This finding aid was digitized with funds generously provided by the Smithsonian Institution Women's Committee.
This collection is comprised of consecutively numbered glass plate negatives, film, and lantern slides of Colorado plants and animals (1882-1915), associated logbooks, and miscellaneous papers. The logbooks for plate numbers 1-2342, created between 1882 and 1905, provide the plate number, the date of exposure, and notations regarding subject matter, copyright, sales, and occasional scientific classifications for the subject. While there are no log books for plates created 1906-1915, most are numbered and/or grouped according to subject.
Edward Royal Warren (1860-1942) was born in Waltham, Massachusetts and attended the Massachusetts Institute of Technology (BS, 1881) and Colorado College (1883). Although originally trained as an engineer, spending his early professional career conducting surveys and assaying mining claims throughout Colorado, by 1902 he was a full-time naturalist, documenting the state's flora and fauna. It is his work as a naturalist and ornithologist that is represented in this collection, but the photographs also document ranch life in the American West c. 1890s: cowboys, cattle, ranch architecture, western towns, and Colorado landscapes, mostly in the vicinity of Crested Butte.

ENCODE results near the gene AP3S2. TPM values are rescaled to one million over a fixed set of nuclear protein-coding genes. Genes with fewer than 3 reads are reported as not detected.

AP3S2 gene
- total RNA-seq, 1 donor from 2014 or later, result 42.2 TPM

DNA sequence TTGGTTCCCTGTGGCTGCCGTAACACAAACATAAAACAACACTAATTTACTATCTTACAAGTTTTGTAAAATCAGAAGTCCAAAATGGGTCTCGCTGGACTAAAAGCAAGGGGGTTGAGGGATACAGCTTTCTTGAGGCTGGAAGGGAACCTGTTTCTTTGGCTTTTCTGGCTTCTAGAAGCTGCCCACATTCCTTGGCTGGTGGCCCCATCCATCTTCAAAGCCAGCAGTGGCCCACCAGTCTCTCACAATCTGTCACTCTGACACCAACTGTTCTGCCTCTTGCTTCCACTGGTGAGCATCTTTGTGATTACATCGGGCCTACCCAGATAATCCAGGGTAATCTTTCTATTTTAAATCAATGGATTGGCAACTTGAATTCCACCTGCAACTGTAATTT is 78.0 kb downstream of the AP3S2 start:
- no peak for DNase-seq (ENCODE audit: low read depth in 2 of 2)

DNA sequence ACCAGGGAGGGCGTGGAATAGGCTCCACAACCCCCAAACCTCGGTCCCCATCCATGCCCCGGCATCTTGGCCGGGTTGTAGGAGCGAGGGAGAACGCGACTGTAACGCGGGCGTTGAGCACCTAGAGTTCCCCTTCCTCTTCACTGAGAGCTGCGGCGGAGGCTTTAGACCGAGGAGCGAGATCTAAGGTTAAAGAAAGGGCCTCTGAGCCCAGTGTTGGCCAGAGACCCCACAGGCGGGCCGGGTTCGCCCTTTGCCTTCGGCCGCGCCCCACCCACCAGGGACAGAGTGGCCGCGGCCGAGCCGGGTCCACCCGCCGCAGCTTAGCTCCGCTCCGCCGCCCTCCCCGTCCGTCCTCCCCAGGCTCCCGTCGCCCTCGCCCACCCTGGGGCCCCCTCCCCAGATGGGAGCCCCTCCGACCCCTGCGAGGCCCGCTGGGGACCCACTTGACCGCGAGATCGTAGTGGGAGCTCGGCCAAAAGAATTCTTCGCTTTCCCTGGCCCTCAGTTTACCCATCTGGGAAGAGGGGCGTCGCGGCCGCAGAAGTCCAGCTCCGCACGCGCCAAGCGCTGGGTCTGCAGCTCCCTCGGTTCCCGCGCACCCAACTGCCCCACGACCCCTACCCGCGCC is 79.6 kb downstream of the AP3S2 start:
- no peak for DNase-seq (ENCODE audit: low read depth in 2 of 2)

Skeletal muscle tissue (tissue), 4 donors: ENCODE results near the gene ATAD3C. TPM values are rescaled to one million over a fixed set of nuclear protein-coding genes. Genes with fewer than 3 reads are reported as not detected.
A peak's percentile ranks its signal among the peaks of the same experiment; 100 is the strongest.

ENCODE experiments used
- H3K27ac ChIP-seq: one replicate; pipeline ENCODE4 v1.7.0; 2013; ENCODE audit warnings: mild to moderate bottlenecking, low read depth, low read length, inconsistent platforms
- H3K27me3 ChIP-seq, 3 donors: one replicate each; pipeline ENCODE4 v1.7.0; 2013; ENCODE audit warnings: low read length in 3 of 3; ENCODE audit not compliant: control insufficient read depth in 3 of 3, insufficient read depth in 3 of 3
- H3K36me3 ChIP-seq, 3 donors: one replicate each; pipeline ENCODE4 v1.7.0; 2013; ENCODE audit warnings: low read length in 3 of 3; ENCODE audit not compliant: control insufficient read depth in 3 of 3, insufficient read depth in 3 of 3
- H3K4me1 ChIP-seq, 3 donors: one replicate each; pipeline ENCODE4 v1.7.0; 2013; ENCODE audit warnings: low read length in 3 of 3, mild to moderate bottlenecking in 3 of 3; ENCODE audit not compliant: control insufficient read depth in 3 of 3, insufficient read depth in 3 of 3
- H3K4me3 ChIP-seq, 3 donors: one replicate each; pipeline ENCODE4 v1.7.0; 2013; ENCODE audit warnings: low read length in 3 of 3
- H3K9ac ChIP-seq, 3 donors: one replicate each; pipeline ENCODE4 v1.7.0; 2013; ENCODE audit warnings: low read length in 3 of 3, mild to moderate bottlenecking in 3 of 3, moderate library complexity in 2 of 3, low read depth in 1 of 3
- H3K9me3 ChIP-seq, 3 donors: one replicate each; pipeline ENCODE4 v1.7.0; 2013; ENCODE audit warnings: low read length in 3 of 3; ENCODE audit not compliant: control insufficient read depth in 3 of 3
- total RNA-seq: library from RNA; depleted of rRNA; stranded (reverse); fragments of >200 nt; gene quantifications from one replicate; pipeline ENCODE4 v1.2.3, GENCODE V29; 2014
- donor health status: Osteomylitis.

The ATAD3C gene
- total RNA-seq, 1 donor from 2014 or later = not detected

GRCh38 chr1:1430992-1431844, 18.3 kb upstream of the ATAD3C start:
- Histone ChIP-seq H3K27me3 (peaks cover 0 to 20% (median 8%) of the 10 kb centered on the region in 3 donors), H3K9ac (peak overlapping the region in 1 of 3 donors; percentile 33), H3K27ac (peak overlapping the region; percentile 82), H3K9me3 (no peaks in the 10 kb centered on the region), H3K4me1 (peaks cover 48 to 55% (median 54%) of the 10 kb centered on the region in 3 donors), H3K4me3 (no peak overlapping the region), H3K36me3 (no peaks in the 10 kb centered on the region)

Warren used photography and detailed observations to document Colorado's plants and animals. In addition to papers published in "The Auk," "Bird Lore," and "Condor," he also produced two major works on Colorado wildlife, Mammals of Colorado (1910) and The Beaver - Its Work and Its Ways. In 1909, in recognition of his contributions to Colorado natural history, he was made honorary director of the Colorado College Museum.
Smithsonian Institution Archives, Record Unit 7313, Warren, Edward Royal, 1860-1942, Edward Royal Warren Negatives
Smithsonian Institution Archives
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